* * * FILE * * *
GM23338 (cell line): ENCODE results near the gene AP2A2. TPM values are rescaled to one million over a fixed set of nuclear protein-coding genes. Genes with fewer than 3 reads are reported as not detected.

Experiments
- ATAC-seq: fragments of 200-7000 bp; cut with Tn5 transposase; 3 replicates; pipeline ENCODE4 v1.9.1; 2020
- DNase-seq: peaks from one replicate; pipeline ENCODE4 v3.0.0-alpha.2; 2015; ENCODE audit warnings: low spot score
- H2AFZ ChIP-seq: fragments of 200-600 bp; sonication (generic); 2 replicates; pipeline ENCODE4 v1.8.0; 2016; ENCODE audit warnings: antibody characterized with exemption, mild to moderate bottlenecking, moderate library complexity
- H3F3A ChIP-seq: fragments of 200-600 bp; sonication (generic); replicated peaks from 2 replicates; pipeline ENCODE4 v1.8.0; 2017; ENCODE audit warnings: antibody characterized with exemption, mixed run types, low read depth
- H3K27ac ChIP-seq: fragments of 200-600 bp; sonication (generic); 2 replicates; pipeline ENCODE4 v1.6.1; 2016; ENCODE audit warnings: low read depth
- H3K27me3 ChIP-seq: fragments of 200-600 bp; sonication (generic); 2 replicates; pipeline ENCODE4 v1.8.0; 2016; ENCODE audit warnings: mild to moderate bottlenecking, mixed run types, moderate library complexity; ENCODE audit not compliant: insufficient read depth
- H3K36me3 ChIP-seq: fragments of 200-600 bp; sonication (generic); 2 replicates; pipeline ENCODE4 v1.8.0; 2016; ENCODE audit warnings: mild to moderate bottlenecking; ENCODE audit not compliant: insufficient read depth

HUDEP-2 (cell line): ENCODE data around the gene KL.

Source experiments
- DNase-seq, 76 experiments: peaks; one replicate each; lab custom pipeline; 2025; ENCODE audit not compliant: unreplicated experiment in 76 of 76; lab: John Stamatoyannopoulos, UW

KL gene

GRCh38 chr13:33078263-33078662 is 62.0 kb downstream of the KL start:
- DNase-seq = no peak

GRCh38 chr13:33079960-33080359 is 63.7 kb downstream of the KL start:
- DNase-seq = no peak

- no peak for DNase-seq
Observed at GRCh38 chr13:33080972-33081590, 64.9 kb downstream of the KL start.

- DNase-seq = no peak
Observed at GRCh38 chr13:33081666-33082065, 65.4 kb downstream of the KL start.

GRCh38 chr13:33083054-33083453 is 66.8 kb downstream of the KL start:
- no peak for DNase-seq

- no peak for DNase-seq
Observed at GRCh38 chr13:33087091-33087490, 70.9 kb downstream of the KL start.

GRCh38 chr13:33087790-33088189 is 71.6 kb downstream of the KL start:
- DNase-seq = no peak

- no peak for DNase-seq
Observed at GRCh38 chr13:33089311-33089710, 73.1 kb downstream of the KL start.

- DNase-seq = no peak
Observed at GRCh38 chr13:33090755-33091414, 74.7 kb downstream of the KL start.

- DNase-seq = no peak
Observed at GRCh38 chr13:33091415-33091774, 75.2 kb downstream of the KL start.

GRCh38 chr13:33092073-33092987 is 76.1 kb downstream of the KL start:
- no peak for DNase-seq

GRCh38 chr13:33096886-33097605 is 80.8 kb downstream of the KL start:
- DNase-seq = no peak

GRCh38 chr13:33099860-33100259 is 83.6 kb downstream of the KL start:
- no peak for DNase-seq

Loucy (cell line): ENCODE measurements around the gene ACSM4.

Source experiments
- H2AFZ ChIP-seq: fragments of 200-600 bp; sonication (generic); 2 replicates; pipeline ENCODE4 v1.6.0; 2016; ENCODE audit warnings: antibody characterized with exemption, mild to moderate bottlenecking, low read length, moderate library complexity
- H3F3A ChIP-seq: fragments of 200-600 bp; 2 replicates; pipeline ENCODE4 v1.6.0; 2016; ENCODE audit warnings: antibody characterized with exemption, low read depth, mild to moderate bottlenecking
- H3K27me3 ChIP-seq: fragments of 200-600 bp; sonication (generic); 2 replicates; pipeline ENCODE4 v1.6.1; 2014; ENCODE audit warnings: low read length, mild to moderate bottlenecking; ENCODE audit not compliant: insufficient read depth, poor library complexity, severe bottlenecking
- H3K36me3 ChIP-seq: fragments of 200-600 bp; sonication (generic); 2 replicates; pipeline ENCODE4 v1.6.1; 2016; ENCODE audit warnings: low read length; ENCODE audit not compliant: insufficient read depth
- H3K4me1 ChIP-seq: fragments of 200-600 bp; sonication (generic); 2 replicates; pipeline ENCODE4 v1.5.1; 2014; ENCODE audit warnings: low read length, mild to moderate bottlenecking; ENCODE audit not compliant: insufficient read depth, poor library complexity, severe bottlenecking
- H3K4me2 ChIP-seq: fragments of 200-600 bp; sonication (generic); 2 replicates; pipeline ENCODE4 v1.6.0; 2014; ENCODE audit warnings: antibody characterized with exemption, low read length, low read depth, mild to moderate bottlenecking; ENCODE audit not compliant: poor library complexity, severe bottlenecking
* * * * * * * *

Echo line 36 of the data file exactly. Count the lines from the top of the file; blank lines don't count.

GRCh38 chr13:33096886-33097605 is 80.8 kb downstream of the KL start: